I Understanding the cross product and rotations

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Hi

I have used cross products thousands of time without really knowing what it actually does; I know how to compute it, but I don't feel like I understand it. Also, when it shows up in physics/kinematics contexts, it's only because the magnitudes of the vectors involved have to be multiplied and with the sine of the angle between them (and have to point in a direction perpendicular to both vectors). I know this is equal to [itex]X\times Y[/itex], but I don't know quite why.

I am looking for one or more resources which can explain it both rigorously and intuitively (not necessarily simultaneously).
 

fresh_42

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The answer to your question depends on what you expect as an answer to "what is?". There is certainly a geometric and an algebraic answer, maybe even an analytic one regarding the Lie algebra structure it defines. So what is allowed to be a what is answer? An interesting read is the following link: https://arxiv.org/pdf/1205.5935.pdf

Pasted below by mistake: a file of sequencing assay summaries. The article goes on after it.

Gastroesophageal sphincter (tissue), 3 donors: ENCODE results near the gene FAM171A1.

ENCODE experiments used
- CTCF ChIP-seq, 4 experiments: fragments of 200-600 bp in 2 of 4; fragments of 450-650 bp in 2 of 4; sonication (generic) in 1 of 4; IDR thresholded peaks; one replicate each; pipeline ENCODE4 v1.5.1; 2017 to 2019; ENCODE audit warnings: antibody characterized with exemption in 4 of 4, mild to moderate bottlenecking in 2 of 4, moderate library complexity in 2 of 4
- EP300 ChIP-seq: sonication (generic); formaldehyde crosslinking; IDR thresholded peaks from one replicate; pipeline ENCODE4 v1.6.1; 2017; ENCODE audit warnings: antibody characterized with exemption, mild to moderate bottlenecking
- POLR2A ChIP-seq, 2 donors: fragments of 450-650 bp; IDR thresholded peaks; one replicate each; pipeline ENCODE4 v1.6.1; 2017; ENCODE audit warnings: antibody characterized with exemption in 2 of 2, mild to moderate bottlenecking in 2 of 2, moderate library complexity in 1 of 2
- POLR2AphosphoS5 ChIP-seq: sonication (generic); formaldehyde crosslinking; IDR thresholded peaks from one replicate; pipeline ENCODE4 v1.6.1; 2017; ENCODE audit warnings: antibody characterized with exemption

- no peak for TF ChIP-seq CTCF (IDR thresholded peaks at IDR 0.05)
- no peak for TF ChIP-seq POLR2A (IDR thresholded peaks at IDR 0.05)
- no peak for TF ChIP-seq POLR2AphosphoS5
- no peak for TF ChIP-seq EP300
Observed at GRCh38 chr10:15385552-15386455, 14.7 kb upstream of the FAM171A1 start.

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Well, we can start off with a book that includes a proof of the equality of [itex] |X\times Y| = |X||Y|sin(\delta )[/itex]. Also, a proof that the new vector will be perpendicular to both X and Y and point according to the right hand rule.
 

fresh_42

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Before we can do any of these ...
Well, we can start off with a book that includes a proof of ...
... we can start off with a definition: What is the cross product? You can define it by what you want to prove. Hence a proof would be obsolete, hence my question: how is it defined? Without a definition you cannot prove anything!

Have a look on the pages 4,8 and 27 in the link I gave you! The author explains your questions step by step from the start. If you do not like to read it, then again: provide definition and expectation.
 

WWGD

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Hi

I have used cross products thousands of time without really knowing what it actually does; I know how to compute it, but I don't feel like I understand it. Also, when it shows up in physics/kinematics contexts, it's only because the magnitudes of the vectors involved have to be multiplied and with the sine of the angle between them (and have to point in a direction perpendicular to both vectors). I know this is equal to [itex]X\times Y[/itex], but I don't know quite why.

I am looking for one or more resources which can explain it both rigorously and intuitively (not necessarily simultaneously).